Hello, my name is Carey, and I’m a perfectionist.
More accurately, I’m a recovering first born-type A-controller-authoritarian-perfectionist. I’m learning how my tendency to micro-manage negatively affects all aspects of my life. It affects my homemaking, my photography, and even my parenting. Control always comes at a cost. Is it worth it?
When practically every single component of young children’s lives is controlled externally, it is natural for that tension to result in frustrated, defiant children. When my children were tiny, I sought opportunities to give them age appropriate control. As toddlers, that meant they could choose between two options for a snack, or decide if they wanted to play a game or go outside first. Not necessarily all the time for every thing, but often enough. As they grew, this broadened. But I needed them to obey me on issues of safety and issues of their heart. I discovered that they are far less likely to resist me on the real issues if they feel they have control of some aspects of their life.
Today my daughter is six years old, and she is the most delightful little girl with a beautifully strong spirit. She was much more challenging in her early years than her older brother, however. Her strong willed spirit presented my equally strong willed spirit with a degree of challenge that I had yet to encounter in life. It was over the course of these battles of her youngest years that I came to recognize just how much I was still trying to unnecessarily control. The war for her heart granted me a different perspective and the wisdom to discern which issues were truly battles to fight.
I have become much more selective about which hills are ones I’m willing to die on. Now I consider issues through these three filters:
A: is this an issue of safety?
B: is this a character issue?
C: does this affect others negatively?
If the answer to those questions is ‘no,’ then the issue is something I don’t need to control. Things may not be done my way, but it is hers to choose. She is her own person and not an extension of me. What really matters are issues of character — issues of her heart. The clothes she chooses to wear are of no consequence in the grand scheme of life and my ultimate goal of parenting her to adulthood with a good character. How she wishes to fix her hair doesn’t matter. How she wants to decorate her own room is her choice – it is her room and she is the one to live in it. If she wants to play with a toy in a strange or unconventional way, who cares?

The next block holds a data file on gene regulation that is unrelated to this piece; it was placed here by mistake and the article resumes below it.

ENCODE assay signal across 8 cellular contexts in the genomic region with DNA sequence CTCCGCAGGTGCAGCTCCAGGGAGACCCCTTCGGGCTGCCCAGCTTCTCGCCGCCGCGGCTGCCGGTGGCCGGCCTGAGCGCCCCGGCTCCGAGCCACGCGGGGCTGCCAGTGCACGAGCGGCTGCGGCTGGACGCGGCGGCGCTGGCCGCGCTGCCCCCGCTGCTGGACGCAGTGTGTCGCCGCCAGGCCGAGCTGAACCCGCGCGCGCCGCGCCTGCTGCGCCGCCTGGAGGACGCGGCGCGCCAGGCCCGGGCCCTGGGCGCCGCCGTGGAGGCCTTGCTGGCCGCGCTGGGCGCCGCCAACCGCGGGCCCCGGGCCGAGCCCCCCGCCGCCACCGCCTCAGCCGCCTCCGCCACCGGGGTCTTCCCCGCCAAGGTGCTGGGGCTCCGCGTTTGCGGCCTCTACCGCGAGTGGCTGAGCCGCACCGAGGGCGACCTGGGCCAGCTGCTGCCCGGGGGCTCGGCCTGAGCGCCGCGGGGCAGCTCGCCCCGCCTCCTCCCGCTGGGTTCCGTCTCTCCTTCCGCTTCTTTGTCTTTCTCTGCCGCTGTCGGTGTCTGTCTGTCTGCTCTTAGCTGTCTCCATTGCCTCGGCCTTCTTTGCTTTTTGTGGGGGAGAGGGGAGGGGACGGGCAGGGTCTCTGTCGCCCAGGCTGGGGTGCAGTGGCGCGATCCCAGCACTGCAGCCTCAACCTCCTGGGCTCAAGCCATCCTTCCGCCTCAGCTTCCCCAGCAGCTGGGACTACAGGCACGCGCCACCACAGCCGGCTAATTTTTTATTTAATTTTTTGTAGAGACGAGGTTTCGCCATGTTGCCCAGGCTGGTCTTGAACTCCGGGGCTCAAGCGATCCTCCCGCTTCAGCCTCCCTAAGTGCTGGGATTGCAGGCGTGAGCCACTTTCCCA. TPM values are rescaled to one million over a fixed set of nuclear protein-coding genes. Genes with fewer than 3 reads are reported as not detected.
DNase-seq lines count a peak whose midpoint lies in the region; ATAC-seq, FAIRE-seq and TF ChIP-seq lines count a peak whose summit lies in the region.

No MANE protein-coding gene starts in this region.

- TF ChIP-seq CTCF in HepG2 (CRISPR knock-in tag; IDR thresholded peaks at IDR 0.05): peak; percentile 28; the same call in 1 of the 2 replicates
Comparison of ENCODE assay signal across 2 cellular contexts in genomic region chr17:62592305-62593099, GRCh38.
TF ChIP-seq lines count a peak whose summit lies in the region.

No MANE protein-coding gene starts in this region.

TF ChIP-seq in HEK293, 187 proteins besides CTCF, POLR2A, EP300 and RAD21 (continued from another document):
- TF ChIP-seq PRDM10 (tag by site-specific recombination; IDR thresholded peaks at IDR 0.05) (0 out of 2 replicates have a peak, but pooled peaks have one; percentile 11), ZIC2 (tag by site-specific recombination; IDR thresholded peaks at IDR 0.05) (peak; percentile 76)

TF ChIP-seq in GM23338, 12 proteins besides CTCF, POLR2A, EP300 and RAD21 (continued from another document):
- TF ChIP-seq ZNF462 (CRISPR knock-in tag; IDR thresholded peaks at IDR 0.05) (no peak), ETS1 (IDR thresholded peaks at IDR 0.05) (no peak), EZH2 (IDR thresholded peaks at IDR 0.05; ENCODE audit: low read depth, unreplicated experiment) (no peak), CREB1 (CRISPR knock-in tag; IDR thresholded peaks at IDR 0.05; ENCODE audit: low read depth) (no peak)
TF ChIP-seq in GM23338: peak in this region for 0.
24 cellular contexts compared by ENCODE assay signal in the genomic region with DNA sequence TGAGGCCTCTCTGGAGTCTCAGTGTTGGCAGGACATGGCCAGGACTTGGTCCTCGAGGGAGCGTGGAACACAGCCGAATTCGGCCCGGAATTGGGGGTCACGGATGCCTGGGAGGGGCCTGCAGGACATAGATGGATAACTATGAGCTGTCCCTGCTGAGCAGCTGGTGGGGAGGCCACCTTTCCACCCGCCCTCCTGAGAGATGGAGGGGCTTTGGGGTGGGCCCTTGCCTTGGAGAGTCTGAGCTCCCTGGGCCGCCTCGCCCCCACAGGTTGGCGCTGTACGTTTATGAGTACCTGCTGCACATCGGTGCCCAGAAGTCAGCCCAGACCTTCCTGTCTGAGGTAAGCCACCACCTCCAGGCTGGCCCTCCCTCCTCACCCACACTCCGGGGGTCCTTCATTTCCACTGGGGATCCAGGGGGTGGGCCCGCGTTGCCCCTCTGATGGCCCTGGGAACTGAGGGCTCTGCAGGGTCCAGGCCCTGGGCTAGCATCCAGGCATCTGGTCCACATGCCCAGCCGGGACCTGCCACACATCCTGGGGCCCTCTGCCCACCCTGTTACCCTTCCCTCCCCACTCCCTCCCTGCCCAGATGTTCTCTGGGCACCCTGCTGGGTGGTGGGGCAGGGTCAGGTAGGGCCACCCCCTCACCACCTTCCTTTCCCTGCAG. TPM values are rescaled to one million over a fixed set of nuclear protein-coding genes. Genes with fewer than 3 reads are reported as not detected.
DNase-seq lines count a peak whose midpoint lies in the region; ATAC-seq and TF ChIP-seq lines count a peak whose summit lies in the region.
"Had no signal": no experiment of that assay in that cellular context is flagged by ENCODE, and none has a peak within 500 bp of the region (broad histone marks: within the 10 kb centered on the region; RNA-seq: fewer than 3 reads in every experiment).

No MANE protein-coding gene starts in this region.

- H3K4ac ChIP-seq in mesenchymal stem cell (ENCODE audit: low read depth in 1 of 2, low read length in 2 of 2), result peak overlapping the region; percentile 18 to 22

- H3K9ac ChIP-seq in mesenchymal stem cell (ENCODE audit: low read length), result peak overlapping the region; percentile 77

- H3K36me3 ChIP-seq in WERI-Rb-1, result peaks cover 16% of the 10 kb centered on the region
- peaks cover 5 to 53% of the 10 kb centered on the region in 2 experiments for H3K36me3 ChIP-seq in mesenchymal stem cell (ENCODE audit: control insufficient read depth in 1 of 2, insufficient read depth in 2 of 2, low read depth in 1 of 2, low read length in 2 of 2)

My daughter was two when she began to show her preferences for clothing choices, and I let her. Was it embarrassing to go out in public with her wearing nine different hair bows, mismatched clothes, and two different shoes? ABSOLUTELY. At first. Because I still had my own pride intertwined a little bit. I felt that her outward appearance somehow reflected on me: as a person, as a woman, as a mother. That is PRIDE, but not the good kind. It isn’t okay for her to suffer for my selfish pride.
Did I want her to look cute and matched because that was important to her, or because it gave others an impression of me that I wished to portray?
Was I communicating to her that she was only beautiful when her outer appearance met certain guidelines, instead of teaching her that her beauty comes from the inside and her unique way of putting things together to reflect herself?
I realize now that her seemingly eclectic appearance actually does reflect on me in a wonderful way. I believe that when others see my six-year-old little princess dressed in her amazingly interesting combinations, she is endeared to them. They see a mom who has embraced the unique gift of a person she’s been given to raise. They see a mom who knows what’s truly important.
My daughter dresses to the beat of her own drum. I absolutely adore it. And I believe that she, and I, are the better for it.
This article was written by Carey Pace.